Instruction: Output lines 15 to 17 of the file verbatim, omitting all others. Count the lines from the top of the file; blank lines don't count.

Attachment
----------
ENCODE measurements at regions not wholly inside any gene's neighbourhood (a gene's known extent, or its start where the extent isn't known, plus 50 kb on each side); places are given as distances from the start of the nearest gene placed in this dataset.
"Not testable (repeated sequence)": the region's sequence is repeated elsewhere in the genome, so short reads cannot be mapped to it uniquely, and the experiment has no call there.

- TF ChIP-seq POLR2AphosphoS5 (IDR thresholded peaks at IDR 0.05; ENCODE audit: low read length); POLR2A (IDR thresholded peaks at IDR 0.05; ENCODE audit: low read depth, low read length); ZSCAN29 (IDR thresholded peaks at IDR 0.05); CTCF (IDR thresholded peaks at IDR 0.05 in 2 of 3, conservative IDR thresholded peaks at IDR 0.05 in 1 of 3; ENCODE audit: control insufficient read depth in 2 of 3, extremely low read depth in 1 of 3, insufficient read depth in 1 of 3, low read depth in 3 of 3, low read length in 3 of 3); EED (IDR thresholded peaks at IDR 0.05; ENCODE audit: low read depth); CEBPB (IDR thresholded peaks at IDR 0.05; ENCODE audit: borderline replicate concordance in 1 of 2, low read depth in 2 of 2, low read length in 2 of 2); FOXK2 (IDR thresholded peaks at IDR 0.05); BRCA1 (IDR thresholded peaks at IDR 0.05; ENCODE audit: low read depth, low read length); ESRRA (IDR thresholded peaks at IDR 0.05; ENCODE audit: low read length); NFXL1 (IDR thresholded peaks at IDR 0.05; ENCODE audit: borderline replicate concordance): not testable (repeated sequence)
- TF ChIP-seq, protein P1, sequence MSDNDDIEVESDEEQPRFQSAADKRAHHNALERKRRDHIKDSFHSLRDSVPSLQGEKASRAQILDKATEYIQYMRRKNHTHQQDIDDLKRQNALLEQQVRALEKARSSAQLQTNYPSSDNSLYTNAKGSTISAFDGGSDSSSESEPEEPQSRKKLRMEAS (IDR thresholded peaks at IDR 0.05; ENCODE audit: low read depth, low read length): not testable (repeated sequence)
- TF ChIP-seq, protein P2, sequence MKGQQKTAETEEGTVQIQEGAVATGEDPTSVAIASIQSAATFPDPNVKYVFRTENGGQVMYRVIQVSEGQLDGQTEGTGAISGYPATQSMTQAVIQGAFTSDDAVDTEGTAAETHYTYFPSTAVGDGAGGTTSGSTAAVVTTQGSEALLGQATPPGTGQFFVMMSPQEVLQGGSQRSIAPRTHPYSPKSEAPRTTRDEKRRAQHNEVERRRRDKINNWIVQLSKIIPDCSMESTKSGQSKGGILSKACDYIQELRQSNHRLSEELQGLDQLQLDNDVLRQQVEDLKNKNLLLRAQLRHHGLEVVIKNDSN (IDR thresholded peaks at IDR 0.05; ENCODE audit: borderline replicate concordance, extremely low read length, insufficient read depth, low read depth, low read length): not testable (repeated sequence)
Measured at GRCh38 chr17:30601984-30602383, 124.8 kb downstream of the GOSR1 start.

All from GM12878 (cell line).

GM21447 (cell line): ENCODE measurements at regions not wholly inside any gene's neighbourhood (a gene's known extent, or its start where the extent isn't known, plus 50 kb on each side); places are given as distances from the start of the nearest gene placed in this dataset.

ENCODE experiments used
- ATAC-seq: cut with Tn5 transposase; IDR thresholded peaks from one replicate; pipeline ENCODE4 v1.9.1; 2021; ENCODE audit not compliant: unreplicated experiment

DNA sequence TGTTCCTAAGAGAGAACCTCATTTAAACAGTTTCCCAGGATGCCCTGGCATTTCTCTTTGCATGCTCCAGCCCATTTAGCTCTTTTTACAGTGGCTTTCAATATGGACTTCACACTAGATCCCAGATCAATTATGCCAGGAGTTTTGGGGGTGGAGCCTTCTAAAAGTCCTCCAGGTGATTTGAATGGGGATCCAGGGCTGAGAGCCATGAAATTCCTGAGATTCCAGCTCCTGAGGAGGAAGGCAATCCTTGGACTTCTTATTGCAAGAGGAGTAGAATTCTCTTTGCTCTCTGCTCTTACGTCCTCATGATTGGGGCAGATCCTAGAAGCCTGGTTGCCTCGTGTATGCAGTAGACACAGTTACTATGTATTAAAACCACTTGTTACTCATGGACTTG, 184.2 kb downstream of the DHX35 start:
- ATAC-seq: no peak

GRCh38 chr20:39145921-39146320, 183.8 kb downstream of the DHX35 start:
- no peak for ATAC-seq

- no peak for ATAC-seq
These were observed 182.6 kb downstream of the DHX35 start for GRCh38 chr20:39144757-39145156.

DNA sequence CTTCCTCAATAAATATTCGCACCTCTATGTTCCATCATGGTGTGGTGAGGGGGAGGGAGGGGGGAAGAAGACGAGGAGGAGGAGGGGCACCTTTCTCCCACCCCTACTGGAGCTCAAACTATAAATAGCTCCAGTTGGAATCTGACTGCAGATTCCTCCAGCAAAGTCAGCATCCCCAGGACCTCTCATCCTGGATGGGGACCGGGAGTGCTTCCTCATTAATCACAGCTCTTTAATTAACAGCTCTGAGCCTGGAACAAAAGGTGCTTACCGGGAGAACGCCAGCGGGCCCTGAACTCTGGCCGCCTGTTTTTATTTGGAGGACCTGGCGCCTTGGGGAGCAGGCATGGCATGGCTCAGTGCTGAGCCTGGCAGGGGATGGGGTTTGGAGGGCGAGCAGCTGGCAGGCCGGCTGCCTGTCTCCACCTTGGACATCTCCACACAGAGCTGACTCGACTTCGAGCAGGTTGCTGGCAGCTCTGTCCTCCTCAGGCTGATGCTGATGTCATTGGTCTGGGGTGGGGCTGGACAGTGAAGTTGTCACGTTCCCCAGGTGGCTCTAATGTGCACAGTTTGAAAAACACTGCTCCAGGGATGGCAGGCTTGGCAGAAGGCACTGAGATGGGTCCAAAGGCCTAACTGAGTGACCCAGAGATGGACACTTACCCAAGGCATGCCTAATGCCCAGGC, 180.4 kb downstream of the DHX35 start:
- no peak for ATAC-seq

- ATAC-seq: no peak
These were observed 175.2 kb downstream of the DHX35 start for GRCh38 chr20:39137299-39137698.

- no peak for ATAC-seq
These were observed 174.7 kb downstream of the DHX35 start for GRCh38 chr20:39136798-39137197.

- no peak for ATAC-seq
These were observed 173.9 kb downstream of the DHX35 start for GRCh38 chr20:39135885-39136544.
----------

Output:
- no peak for ATAC-seq
These were observed 182.6 kb downstream of the DHX35 start for GRCh38 chr20:39144757-39145156.

DNA sequence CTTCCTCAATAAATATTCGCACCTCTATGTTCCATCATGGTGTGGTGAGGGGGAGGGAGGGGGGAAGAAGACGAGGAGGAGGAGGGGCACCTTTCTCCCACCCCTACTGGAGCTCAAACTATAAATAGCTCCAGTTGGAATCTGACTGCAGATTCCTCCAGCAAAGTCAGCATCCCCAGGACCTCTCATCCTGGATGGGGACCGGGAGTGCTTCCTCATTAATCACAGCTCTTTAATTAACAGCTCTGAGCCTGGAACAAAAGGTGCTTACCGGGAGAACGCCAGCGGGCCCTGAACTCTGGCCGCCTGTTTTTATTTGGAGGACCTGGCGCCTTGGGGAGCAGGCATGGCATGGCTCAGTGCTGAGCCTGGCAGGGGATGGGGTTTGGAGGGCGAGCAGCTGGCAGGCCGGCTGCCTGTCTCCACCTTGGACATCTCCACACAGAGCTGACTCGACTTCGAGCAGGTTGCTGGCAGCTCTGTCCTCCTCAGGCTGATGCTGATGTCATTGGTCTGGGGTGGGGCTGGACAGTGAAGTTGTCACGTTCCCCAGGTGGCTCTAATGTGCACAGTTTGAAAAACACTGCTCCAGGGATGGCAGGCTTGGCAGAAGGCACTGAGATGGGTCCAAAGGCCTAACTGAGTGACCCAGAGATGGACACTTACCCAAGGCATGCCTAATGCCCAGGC, 180.4 kb downstream of the DHX35 start: